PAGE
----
"Now if you are going to win any battle you have to do one thing. You have to make the mind run the body. Never let the body tell the mind what to do. The body will always give up. It is always tired in the morning, noon, and night. But the body is never tired if the mind is not tired.”

- George S. Patton, U.S. Army General, 1912 Olympian

Tuesday, September 28, 2010

The Most Important Meal of YOUR Day

We've been taught since we were little kids that breakfast is the most important meal of the day. It's the meal that gets you going and fuels your day, right? What about as a runner, your most important meal of the day is your post-run meal.

Studies have shown that the body has an increased ability to convert blood sugar to glycogen in the 15-30 minutes immediately following a workout. This ability gradually decreases until approximately two hours after your workout, when the conversion process rate returns to normal. Not only is the replenishment of glycogen essential to your training, but also to your recovery.

What foods are best for maximum replenishment and recovery?

Think about the cubicle-worker swamped with projects. They all have deadlines. The poor employee works feverishly to try to make progress on all of them but despite his/her best efforts each project is mediocre at best. It's not that the employee isn't skilled enough to handle each project. Quite the contrary. There was just too much going on all at once to give the proper attention to the most important projects.

Despite what you may see on the food tables at the end of your race, shoving a bagel covered in peanut butter in your mouth and then following it up with a handful of tortilla chips and salsa, a chocolate chip granola bar and finally some oranges and bananas is going to force your body in the same position as the employee with too many projects on which to focus.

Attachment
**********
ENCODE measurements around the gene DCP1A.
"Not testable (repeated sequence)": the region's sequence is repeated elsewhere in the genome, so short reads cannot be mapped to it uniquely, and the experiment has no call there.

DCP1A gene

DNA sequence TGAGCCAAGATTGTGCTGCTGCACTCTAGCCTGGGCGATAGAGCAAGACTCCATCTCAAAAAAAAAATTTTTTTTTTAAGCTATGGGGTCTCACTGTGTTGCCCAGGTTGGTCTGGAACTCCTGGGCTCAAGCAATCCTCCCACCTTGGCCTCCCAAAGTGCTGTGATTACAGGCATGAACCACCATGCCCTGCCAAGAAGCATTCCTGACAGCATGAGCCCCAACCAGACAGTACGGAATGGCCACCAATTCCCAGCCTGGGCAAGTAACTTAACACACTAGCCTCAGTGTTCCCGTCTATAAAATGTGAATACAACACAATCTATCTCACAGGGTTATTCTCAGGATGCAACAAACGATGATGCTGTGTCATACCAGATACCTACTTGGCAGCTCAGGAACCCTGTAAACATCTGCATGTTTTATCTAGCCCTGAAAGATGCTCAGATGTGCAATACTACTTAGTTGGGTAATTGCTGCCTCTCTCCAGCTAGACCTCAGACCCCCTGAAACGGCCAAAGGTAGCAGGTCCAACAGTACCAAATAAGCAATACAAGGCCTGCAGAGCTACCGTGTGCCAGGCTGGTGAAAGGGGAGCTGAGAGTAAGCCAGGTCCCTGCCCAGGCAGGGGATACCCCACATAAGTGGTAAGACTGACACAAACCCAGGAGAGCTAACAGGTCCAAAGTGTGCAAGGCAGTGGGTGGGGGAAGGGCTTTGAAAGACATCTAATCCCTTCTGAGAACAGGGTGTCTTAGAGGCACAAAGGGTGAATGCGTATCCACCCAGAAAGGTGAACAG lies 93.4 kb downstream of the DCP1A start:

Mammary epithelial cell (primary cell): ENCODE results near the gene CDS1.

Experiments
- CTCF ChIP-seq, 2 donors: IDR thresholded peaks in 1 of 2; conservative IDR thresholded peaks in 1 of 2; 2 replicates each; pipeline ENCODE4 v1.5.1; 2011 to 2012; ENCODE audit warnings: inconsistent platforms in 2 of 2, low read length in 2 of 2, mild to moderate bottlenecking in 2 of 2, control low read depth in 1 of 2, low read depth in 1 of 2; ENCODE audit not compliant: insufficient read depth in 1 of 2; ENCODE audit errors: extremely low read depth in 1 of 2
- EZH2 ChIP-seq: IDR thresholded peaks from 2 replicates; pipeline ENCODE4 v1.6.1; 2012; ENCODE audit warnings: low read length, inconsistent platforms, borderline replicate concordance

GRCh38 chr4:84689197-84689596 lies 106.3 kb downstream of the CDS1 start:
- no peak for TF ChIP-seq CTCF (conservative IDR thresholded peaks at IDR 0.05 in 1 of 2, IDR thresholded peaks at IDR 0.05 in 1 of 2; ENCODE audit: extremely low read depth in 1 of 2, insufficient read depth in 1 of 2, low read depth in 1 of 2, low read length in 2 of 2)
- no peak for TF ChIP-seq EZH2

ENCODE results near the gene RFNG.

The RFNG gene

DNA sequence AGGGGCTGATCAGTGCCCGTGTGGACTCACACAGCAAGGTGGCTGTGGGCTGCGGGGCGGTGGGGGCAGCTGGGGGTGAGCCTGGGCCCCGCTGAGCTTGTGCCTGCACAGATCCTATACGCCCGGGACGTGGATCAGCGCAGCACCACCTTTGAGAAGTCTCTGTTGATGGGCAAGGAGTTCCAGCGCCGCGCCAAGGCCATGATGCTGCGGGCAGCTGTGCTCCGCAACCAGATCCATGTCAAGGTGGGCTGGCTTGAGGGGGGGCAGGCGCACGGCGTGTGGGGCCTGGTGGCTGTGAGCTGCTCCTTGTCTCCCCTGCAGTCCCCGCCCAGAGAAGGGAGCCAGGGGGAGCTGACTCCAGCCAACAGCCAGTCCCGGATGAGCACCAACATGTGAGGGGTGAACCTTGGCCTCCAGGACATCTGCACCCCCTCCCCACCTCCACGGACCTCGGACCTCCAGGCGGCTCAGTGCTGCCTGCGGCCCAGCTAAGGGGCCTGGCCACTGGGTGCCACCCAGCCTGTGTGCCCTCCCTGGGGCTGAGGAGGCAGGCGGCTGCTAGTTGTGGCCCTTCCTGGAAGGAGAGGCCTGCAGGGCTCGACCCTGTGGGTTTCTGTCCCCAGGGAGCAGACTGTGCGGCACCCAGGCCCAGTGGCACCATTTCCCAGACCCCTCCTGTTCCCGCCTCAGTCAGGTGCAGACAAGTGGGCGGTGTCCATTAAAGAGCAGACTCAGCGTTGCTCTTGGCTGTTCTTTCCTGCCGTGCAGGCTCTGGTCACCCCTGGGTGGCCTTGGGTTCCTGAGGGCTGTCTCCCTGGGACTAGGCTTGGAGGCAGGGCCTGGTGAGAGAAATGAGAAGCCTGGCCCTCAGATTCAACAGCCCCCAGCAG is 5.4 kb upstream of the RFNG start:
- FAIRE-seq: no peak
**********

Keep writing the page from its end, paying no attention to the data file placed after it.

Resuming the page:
If replenishment and recovery is your focus, then give your body every chance to do this job well. Don't expect the body to digest a hodgepodge of complex foods while also trying to maximize the glycogen conversion process. It's won't happen.

For glycogen stores to be replenished after an intense workout, the body's blood sugar levels must first return to normal. Only then can the blood sugar-to-glycogen conversion take place. Fruit is perhaps the most perfect catalyst for helping replenish the body's blood sugar levels. It is simple and easy to digest and breakdown and gets the nutrients to the body quicker than a bagel or bar.

Bananas are are a rich source of carbohydrates, calories and water. They also contain potassium and magnesium, two electrolytes lost through sweating, and even calcium and protein, which are vital to muscle repair. Oranges also contain calcium and potassium and provide sufficient amounts of vitamin C. Strawberries (which provide even more Vitamin C per serving than oranges) contain a variety of vitamins and antioxidants in addition to fiber, which can affect blood sugar levels. Combine all three of these fruits into a smoothie (with or without any other fruits you desire) and you have a perfect post-run meal. No dairy, refined sugars or any other additives are needed and will, in fact, diminish the effects of your fruit.

If replenishing your body and maximizing the recovery process is your goal, treat yourself to a cold fruit smoothie. it will be the most important meal of your day.

(Note: For additional reading, FoodnSport.com has an excellent two-part discussion on nutrition and athletic recovery. Part I. Part II)

1 comment:

AJ said...

When we consider the limited amount of time we have during this "glycogen window," it is clear why fruit is the best--and only--option for glycogen stores. Any other form of carbohydrates would just be too complex to break down soon enough. Starch from grains and potatoes takes 2-3 hours just to digest! Window missed.